Covid vaccine, when should the second dose be taken?

Covid vaccine, when should the second dose be taken?

In the UK, it was preferred to give more people the first dose of vaccine while delaying the second: does that make sense?

(Image: Unsplash) With vaccination campaigns starting in many countries of the world on the one hand, and the growth of infections that for now shows no signs of slowing down on the other, healthcare institutions are now faced with a rather complex problem of optimizing resources. The issues at stake are many: the limited stocks of vaccines, the planning necessary for their distribution and administration, the circulation of new variants of the virus for which it is not yet clear how effective the approved vaccines are. But something must be decided, and quickly. The United Kingdom, for example, has decided to step on the accelerator, delaying the administration of the second dose of the vaccine to those who have already received the first to facilitate the distribution of the first to those who are still waiting. A strategy that has pros and cons, and on which - which is nothing new - we have not yet gathered enough evidence to establish whether it is right or wrong. The question can be reformulated as follows: given that the first dose of the vaccine, by itself, already confers partial immunity, priority must be given to the administration of vaccines in full (first and second dose) or it is better to administer to as many people as possible the first dose and then, further on, inoculate the second?

Let's start with certainties. The first, and the most solid, is that the body's immune response is not completely protective after a single dose of the vaccine. In fact, all clinical trials have shown that the total coverage given by the vaccine, the one we are referring to when we talk about efficacy, comes only between seven and ten days after receiving the second dose of the drug. Many other vaccines work like this: the one for hepatitis B, for example, includes three doses. The reason lies in the fact that the first administration initiates the immune system response, while the second (and any subsequent ones) serve to consolidate and enhance this response, structuring the body's immune memory to ensure that it lasts over time. >
Let the numbers do the talking. According to the report published in the New England Journal of Medicine by the researchers who made the Pfizer-BioNTech vaccine, for example, the average efficacy associated with a single dose reaches 90% immediately after administration (the short-term efficacy), but it then drops to 52.5% (with a very wide confidence interval, between 29.5% and 68.4%) before the second administration. A value far from 94.8% which is reached, however, seven days after the administration of the second dose.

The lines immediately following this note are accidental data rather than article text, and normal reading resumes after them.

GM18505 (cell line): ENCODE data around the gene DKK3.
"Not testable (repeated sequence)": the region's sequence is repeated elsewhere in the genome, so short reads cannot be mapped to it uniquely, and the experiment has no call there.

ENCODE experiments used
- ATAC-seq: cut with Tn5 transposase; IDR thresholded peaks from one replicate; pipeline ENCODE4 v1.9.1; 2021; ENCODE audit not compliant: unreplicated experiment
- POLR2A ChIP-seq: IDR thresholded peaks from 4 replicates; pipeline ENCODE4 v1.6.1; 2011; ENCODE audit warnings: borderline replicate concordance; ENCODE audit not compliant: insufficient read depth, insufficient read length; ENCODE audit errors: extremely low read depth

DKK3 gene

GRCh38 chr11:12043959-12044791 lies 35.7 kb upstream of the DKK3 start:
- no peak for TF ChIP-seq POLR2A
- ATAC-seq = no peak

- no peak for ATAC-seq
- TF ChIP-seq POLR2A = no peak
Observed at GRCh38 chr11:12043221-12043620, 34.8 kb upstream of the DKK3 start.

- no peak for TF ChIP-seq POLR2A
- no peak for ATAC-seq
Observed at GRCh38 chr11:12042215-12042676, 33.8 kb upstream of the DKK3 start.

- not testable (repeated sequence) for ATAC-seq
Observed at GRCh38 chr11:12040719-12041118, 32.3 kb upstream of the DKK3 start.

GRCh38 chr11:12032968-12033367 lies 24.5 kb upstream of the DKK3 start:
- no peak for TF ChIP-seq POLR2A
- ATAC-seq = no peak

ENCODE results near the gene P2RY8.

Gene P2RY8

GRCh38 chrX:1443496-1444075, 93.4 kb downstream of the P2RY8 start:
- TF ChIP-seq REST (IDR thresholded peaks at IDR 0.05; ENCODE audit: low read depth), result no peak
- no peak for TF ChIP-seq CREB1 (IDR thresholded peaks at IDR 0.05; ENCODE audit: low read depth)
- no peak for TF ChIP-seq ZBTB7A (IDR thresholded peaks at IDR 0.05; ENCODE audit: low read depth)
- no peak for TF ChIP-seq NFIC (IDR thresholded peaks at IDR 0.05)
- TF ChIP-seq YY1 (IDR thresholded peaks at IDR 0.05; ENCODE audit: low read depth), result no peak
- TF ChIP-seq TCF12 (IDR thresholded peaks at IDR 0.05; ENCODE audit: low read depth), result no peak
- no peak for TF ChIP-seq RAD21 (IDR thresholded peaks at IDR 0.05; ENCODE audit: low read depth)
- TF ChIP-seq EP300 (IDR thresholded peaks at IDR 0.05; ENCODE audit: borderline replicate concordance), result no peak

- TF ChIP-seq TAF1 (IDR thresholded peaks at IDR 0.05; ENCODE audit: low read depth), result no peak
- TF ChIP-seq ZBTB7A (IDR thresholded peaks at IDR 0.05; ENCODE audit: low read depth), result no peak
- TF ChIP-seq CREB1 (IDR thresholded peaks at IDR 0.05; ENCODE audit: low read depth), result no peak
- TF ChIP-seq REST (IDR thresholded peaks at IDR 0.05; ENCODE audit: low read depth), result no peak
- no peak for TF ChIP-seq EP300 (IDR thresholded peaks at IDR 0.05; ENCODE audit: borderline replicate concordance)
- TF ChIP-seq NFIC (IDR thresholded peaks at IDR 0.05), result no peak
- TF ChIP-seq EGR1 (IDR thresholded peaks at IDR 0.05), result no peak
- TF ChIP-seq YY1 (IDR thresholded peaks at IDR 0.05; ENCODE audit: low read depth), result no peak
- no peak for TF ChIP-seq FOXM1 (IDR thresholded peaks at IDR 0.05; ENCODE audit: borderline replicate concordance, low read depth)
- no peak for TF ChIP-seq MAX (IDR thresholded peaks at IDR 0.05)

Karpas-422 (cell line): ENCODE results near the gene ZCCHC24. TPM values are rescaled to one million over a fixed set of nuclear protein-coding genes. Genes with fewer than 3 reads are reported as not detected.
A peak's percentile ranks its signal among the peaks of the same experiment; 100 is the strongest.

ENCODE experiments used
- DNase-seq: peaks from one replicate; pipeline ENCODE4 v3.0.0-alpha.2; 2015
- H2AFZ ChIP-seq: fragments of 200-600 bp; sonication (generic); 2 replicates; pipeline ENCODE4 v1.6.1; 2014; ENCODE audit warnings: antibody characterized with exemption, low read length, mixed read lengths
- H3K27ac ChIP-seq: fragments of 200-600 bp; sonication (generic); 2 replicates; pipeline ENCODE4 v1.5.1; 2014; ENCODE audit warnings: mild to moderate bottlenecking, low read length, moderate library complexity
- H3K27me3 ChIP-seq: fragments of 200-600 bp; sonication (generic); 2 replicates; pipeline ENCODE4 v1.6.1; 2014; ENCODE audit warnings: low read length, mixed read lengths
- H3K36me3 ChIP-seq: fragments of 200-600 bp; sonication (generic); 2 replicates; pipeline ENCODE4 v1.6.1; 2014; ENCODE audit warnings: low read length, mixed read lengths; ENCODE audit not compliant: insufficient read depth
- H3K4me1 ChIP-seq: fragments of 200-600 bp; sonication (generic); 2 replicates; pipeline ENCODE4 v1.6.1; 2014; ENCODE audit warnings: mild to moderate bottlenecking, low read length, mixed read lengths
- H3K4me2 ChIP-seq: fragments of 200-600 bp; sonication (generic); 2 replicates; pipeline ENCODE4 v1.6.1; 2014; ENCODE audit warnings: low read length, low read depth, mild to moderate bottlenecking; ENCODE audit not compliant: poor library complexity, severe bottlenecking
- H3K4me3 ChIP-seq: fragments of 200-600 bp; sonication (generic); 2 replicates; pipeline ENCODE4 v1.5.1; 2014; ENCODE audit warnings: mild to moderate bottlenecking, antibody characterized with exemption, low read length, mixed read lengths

It is for this reason that the European Medicines Agency (Ema) has recently reiterated, entering in the ongoing debate, that the maximum time frame of 42 days to elapse between the first and second dose of the Pfizer-BioNTech vaccine must be respected in order to obtain maximum protection: "Any modification to this provision", said the Agency, "would require a variation of the marketing authorization, as well as additional clinical data to support the modification, otherwise it would be considered an off-label use", which among other things entails fewer responsibilities for vaccine producers.

As for Moderna's vaccine (which, like Pfizer and BioNTech's, is an mRna vaccine), just approved by the EMA, at the moment, as explained by Antonio Cassone, member of the American Academy of Me crobiology, "the experimental design does not allow us to evaluate how effective the vaccine is after the first dose, given the low number of cases detected". Indeed, our Italian Medicines Agency (Aifa) also stresses that "immunity is considered fully acquired starting two weeks after the second administration, rather than one".

On the vaccine from AstraZeneca and Oxford situation is even more confusing. The decision to delay the second dose, made by the Medicines & Healthcare products Regolatory Agency (Mhra), the UK drug regulatory body, is based on an exploratory analysis of the vaccine results by AstraZeneca and Oxford. The British scientists, in particular, put together data from different efficacy trials of the preparation, comparing the vaccinated subjects and those who had received a placebo 22 days after the first administration and before receiving the second dose. In this way, as Science says, they found that the first dose of the vaccine was 73% effective in preventing the onset of Covid symptoms. Which seems strange enough, since AstraZeneca itself had declared a lower efficacy, equal to 62%, after the administration of both doses. In any case, this consideration led the British agency to endorse the delay in administering the second dose.

In addition to the EMA, however, the FDA is not of the same opinion. The US regulatory agency has recently made it known that delaying the administration of the second dose of the vaccine (referring specifically, however, to Pfizer's preparation) would be "premature and not solidly rooted in the evidence available to date". For their part, Pfizer and BioNTech confirmed that "the safety and efficacy of the vaccine was not evaluated over different administration times: most of the trial participants received the second dose within the window specified in the design of the study, and therefore there are no data to demonstrate that the protection obtained after the first administration is maintained even after 21 days ".

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Topics

Coronavirus Health Vaccines Coronavirus Vaccine Modern Vaccine Oxford Vaccine Pfizer BioNTech Vaccine globalData.fldTopic = "Coronavirus, Health, Vaccines, Coronavirus Vaccine, Modern Vaccine, Oxford Vaccine, Pfizer BioNTech Vaccine"

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